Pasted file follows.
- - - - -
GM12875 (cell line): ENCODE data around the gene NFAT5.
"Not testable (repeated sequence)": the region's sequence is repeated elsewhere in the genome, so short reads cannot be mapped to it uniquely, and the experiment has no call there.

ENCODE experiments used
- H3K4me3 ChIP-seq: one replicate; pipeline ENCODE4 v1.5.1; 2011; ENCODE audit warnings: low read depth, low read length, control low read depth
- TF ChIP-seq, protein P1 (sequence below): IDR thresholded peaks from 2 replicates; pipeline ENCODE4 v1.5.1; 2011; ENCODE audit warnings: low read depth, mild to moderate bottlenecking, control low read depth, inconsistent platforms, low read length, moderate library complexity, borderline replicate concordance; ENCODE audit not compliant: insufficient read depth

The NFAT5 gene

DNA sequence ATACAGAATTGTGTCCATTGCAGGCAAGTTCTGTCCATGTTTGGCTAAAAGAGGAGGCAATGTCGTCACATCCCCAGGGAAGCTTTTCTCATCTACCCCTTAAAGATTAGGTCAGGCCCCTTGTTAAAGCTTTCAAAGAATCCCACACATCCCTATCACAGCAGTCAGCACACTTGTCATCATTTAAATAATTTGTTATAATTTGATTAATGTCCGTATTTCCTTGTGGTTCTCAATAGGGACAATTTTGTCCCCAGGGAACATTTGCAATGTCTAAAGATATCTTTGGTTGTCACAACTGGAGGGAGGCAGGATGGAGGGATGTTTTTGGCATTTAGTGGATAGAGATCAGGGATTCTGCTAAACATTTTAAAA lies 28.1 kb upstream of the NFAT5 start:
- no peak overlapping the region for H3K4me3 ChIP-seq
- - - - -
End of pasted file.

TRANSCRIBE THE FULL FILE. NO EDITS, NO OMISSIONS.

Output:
GM12875 (cell line): ENCODE data around the gene NFAT5.
"Not testable (repeated sequence)": the region's sequence is repeated elsewhere in the genome, so short reads cannot be mapped to it uniquely, and the experiment has no call there.

ENCODE experiments used
- H3K4me3 ChIP-seq: one replicate; pipeline ENCODE4 v1.5.1; 2011; ENCODE audit warnings: low read depth, low read length, control low read depth
- TF ChIP-seq, protein P1 (sequence below): IDR thresholded peaks from 2 replicates; pipeline ENCODE4 v1.5.1; 2011; ENCODE audit warnings: low read depth, mild to moderate bottlenecking, control low read depth, inconsistent platforms, low read length, moderate library complexity, borderline replicate concordance; ENCODE audit not compliant: insufficient read depth

The NFAT5 gene

DNA sequence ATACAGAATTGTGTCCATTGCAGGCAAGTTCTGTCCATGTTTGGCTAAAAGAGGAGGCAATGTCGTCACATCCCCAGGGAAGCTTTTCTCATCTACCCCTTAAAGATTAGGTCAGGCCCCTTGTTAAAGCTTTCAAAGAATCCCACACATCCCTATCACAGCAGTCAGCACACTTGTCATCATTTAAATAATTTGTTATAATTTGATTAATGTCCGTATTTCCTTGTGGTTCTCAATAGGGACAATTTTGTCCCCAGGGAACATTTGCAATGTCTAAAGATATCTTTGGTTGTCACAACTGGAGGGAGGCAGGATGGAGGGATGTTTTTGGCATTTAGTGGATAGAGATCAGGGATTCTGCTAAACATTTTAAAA lies 28.1 kb upstream of the NFAT5 start:
- no peak overlapping the region for H3K4me3 ChIP-seq